History

Jackson State University has a distinguished history, rich in the tradition of educating young men and women for leadership, having undergone seven name changes as it grew and developed.

Founded as Natchez Seminary in 1877 by the American Baptist Home mission Society, the school was established as Natchez, Mississippi “for the moral, religious and intellectual improvement of Christian leaders of the colored people of Mississippi and the neighboring states.” In November 1882, the school was moved to Jackson; in March 1899, the curriculum was expanded and the name was changed to Jackson College.

The state assumed support of the college in 1940, assigning to it the mission of training teachers. Subsequently, between 1953 and 1956, the curriculum was expanded to include a graduate program and bachelor’s programs in the arts and sciences; the name was then changed to Jackson State College in 1956.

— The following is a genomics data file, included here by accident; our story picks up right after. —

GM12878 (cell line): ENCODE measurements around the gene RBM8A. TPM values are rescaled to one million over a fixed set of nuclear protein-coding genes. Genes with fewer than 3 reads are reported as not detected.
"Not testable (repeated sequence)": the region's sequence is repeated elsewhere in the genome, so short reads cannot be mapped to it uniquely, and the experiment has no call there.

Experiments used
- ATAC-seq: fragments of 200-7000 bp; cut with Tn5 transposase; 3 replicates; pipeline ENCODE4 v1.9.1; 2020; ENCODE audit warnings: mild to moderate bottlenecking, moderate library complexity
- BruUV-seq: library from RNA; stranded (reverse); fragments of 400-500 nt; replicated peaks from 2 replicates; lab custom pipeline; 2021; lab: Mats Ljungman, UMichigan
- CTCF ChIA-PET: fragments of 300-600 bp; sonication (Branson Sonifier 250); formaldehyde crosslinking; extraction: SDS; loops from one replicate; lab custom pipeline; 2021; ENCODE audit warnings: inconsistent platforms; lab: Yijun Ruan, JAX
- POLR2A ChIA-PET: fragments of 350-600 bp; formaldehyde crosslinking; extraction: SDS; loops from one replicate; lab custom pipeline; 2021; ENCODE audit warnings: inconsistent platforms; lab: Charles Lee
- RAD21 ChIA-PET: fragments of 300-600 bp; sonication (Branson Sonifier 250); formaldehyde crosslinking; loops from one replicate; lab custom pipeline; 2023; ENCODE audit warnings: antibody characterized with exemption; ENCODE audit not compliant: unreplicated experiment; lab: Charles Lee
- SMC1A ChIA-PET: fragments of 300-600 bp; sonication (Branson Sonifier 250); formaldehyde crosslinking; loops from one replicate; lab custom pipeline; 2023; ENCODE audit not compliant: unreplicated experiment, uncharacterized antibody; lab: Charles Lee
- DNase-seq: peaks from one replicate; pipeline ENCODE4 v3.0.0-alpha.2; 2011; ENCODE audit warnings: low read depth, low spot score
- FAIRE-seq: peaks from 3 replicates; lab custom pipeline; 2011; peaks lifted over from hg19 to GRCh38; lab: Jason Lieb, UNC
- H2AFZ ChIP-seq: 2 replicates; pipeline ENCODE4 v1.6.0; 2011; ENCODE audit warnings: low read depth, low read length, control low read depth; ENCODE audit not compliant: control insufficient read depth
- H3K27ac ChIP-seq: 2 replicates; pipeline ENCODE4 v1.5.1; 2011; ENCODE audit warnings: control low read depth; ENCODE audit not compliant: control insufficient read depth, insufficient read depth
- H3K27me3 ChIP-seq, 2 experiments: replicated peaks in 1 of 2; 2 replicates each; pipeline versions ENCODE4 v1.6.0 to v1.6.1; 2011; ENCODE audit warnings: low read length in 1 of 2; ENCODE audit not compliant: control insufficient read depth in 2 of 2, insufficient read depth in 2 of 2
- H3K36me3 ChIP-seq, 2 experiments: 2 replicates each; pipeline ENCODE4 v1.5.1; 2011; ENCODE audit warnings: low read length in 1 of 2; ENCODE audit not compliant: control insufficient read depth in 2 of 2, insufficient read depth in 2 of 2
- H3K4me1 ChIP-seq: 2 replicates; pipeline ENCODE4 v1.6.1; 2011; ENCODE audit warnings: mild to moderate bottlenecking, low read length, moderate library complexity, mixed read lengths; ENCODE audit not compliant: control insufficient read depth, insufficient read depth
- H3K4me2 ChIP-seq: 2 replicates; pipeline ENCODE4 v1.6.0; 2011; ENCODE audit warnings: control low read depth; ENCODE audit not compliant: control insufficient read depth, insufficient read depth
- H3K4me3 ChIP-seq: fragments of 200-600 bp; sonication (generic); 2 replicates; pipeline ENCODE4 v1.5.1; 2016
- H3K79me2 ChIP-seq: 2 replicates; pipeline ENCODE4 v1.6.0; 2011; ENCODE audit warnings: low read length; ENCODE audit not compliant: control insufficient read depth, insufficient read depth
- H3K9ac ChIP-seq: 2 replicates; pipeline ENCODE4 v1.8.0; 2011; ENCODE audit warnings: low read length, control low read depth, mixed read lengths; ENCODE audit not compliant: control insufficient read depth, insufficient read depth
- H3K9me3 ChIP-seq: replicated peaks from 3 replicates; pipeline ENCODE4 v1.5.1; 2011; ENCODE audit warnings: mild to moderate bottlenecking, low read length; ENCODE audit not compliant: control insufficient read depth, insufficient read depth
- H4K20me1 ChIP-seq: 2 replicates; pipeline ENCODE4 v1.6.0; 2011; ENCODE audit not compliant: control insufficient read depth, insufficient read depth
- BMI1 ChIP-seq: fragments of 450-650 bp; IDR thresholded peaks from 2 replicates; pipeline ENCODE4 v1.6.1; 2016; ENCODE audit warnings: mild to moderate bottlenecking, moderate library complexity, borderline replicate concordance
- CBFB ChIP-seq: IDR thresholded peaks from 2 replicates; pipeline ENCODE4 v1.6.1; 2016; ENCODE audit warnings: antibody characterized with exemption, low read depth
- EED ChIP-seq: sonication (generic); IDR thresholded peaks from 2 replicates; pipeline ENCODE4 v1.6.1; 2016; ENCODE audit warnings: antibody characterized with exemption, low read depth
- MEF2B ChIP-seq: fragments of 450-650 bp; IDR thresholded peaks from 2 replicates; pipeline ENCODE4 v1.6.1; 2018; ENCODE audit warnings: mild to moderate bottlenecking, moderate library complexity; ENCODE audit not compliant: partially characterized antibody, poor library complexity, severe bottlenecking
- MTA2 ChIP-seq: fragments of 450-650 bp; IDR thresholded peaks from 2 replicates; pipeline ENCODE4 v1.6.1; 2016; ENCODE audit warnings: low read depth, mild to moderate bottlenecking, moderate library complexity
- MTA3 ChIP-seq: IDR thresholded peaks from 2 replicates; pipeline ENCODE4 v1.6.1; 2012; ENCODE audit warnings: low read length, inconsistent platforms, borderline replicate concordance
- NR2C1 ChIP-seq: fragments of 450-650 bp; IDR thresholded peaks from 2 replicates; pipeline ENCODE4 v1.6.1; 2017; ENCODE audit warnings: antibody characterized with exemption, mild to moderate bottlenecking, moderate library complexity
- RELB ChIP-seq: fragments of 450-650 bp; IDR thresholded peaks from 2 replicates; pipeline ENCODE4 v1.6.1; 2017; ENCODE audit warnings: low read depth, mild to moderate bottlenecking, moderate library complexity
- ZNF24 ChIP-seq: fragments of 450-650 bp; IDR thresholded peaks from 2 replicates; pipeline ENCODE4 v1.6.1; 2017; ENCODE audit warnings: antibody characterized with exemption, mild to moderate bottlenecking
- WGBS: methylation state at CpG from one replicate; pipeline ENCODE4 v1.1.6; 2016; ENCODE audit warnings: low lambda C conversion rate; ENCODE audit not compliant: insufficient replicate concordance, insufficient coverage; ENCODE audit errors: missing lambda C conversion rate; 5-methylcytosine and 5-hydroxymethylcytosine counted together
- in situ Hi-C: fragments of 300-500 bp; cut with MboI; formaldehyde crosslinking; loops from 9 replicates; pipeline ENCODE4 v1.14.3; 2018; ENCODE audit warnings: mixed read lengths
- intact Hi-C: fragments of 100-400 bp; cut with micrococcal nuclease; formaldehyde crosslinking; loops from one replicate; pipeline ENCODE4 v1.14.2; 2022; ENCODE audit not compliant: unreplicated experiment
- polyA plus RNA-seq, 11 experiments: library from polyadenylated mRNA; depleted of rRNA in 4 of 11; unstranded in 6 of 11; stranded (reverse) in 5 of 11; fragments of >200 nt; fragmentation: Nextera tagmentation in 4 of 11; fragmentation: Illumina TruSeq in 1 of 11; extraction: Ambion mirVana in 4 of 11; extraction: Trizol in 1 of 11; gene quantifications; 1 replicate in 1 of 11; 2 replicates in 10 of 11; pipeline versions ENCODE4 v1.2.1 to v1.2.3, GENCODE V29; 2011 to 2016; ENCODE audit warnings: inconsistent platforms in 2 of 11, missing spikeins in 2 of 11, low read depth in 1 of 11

Further expansion of the curriculum and a notable building program preceded the elevation of Jackson State College to university status on March 15, 1974. In 1979, Jackson State was officially designated the Urban University of the State of Mississippi. Presently, Jackson State University, a public, coeducational institution, is supported by legislative appropriations supplemented by student fees and federal and private grants.